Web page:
Since the beginning of the year, however, banks have faced a new challenge when it comes to managing personal data. Since January 2018, countries of the European Union have been obliged to implement the Payment Services Directive 2, or PSD2 for short. This directive was already adopted two years ago, but only has to be transposed into national law since the beginning of the year. Banks now have to meet the requirements laid down in the directive. The following PSD2 summary in this article is intended to show exactly what is described.
Until now, banks in Europe have been in a comfortable position when it comes to the management and use of customer data: they alone had the sovereignty over account information. For decades, therefore, not much has changed in the banking sector, even though there have been some innovations with technical innovations such as apps and contactless payment. Customers often remain loyal to the bank of their choice throughout their lives. The aim of the directive is to make European payment transactions safer and more convenient for customers, while at the same time creating more competition. One of the aims is to make bank data more open. This may not sound very impressive at first, but it could completely change money transactions.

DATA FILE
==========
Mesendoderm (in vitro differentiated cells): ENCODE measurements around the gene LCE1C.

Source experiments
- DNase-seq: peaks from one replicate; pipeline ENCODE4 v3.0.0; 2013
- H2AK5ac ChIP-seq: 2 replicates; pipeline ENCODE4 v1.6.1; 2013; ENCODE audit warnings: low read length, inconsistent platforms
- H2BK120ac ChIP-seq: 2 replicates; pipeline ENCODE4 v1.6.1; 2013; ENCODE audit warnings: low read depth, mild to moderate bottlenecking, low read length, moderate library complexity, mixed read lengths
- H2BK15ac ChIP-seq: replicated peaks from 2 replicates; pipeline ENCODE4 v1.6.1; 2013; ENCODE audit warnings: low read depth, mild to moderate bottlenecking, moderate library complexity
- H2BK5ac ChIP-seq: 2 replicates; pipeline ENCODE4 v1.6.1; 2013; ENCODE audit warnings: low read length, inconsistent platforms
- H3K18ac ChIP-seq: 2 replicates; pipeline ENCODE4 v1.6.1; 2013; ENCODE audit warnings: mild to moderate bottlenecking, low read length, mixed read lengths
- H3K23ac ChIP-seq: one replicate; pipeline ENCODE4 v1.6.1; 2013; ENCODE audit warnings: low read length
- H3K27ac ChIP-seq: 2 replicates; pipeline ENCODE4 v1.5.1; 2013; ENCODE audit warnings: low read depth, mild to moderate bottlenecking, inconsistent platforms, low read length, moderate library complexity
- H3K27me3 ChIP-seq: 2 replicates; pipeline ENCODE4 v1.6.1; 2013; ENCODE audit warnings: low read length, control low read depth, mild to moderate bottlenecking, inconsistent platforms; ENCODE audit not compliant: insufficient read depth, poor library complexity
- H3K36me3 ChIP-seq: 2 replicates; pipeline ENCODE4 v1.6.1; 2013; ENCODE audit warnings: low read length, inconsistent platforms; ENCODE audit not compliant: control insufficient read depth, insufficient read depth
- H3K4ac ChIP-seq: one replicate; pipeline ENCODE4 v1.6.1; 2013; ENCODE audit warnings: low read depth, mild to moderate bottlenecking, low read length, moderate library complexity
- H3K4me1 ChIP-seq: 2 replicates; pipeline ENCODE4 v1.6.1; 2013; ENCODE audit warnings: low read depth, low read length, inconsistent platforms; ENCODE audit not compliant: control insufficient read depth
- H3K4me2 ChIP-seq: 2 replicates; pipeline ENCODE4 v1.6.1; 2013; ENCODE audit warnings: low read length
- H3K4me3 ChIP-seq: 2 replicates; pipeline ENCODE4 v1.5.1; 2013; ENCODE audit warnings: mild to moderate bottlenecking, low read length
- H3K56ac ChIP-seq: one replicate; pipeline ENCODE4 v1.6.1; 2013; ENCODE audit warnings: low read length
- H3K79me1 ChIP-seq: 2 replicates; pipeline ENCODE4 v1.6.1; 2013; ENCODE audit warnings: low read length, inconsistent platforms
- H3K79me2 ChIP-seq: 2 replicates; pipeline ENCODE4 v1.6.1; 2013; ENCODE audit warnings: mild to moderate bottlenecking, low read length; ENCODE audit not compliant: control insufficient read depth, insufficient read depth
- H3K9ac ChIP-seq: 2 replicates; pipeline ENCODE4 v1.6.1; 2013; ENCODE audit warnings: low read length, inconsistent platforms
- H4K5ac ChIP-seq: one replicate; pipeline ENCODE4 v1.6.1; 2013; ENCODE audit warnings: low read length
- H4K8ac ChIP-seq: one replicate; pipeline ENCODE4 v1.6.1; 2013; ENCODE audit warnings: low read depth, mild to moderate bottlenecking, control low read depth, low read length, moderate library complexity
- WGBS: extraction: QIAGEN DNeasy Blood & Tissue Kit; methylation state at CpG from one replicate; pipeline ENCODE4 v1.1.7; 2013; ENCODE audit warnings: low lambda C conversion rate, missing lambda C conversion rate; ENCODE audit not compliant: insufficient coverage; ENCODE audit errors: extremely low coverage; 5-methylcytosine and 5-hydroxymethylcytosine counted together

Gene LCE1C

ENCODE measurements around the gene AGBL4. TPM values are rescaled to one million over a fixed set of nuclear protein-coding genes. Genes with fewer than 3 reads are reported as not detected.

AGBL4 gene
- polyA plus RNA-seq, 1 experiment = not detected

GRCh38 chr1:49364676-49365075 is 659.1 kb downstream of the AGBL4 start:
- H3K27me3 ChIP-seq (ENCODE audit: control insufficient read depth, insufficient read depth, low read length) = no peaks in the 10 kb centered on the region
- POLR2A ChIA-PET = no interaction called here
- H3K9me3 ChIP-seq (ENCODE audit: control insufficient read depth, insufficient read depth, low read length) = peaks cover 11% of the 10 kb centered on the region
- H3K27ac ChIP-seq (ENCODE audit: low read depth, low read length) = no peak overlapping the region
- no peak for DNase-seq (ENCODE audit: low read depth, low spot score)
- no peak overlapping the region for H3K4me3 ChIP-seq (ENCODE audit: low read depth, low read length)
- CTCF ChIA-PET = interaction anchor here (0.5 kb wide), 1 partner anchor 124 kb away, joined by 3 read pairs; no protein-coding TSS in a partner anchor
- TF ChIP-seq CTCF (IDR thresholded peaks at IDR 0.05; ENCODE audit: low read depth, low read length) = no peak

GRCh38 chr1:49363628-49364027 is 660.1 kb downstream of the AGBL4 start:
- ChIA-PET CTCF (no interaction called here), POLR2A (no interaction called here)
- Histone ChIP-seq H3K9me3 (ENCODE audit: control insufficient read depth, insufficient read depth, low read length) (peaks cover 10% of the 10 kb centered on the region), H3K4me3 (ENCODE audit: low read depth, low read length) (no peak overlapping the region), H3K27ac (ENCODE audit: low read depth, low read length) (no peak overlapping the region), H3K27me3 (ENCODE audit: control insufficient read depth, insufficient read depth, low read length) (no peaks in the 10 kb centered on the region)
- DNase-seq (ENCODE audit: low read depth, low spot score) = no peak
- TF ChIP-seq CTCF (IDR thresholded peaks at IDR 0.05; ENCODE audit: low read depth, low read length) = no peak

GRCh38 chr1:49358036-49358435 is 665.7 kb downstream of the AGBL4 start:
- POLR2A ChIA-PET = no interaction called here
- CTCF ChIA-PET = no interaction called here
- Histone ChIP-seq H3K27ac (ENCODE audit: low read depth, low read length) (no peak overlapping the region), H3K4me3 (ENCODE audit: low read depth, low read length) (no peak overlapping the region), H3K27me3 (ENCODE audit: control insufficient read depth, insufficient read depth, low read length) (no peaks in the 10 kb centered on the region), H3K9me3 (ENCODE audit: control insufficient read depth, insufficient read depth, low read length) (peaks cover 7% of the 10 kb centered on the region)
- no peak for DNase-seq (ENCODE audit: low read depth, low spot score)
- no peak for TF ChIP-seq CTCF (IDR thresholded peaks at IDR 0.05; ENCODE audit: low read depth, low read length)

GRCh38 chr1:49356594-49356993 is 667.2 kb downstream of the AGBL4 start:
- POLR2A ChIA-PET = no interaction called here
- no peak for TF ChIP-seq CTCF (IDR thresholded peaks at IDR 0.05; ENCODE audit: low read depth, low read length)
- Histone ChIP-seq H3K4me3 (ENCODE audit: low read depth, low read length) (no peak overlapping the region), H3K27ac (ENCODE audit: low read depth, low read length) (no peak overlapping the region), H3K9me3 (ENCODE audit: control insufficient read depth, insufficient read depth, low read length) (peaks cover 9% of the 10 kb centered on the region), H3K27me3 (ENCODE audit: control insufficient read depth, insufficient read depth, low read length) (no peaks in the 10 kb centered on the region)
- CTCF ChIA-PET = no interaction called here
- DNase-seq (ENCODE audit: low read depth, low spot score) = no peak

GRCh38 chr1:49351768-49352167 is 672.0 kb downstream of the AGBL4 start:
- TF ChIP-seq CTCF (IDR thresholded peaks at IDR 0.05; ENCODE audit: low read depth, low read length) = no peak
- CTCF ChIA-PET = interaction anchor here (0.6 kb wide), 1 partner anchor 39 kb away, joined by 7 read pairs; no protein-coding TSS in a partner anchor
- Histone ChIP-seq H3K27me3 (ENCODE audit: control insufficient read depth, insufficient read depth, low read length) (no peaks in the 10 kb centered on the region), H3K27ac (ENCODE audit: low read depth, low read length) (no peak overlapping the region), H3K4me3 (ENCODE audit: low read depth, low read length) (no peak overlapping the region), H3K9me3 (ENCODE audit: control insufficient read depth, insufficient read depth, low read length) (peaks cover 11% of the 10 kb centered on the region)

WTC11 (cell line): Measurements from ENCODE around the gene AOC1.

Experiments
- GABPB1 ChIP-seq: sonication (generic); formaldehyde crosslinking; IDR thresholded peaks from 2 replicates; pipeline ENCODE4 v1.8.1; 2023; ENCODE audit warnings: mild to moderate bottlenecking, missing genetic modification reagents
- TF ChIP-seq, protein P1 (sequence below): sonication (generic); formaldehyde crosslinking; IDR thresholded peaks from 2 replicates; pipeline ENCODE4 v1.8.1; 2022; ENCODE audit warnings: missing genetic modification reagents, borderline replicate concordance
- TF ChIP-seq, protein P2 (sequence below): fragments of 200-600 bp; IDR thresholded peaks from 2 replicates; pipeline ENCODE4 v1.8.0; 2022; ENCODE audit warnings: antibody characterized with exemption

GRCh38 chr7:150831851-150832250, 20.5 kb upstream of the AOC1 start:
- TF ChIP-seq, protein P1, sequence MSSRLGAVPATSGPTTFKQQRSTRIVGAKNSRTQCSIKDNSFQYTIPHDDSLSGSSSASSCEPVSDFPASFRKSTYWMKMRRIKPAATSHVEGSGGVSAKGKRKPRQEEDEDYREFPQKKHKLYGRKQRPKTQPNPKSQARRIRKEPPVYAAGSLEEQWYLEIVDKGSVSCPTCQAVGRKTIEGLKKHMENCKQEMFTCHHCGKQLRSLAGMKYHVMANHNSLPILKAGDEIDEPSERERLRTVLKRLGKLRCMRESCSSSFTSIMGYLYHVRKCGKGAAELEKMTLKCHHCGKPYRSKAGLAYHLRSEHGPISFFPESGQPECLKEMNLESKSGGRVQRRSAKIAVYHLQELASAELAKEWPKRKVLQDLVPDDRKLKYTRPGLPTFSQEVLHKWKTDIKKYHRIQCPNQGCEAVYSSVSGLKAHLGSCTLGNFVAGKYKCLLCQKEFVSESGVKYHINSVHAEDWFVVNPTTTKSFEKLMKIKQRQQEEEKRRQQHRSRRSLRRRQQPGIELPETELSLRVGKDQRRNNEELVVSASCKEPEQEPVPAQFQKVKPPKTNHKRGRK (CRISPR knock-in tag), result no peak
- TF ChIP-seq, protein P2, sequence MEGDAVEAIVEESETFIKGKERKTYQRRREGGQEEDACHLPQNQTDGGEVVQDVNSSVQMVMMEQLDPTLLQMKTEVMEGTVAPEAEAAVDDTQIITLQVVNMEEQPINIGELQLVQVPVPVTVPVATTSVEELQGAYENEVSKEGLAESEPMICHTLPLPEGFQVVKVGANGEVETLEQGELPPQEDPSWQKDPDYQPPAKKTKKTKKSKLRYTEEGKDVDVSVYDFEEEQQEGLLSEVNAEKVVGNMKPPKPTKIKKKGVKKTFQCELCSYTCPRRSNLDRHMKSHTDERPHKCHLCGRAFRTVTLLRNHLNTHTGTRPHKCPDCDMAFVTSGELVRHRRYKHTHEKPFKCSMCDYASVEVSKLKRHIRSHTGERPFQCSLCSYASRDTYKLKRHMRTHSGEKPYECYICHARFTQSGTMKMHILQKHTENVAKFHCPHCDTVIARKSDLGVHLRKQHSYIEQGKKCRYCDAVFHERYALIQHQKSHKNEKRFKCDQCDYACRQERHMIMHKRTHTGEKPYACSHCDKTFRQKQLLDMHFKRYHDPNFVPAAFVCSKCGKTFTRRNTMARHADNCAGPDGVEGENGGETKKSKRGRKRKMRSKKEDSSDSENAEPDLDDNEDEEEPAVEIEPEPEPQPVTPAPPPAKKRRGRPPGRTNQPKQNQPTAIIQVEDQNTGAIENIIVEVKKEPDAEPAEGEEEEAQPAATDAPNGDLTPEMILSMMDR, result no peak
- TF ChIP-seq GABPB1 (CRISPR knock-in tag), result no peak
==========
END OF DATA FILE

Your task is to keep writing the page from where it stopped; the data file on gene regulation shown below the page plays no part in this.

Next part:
PSD2 gives FinTech companies better market access
However, the European Commission hopes that the new regulations will also give smaller and innovative service providers, the FinTechs, better access to the financial market and its customers. This is because up to now it is mainly big banks that have been dominating the international and European financial markets.
Until the PSD2 directive came into force, the house banks alone had insight into the payment behaviour and creditworthiness of their customers, for example monthly direct debits. Until now, banks have often not made use of this. Now bank customers can decide for themselves how much they want to protect their own data and to whom they want to grant insight in order to be able to use new services in return. And this not only applies to their own bank, but also to external providers of financial services. The aim is to make banking transactions more convenient for customers – be it payment via the Internet or the management of their accounts.
Summarized in short form PSD2: PSD2 stipulates that banks must grant third-party providers access to customer accounts and data, so that authorised organisations and FinTechs can in future offer their services more easily to private customers – be it construction financing or insurance. Such services are connected via technical interfaces (APIs).
For example, if you have two accounts at two different banks, you should be able to manage and analyse both accounts via a third-party provider: According to the new directive, FinTechs operating such platforms will be allowed to link both accounts, so that the customer does not have to log in via the website of the respective banks, but can use an app, for example. There will also be new providers in the online payment market.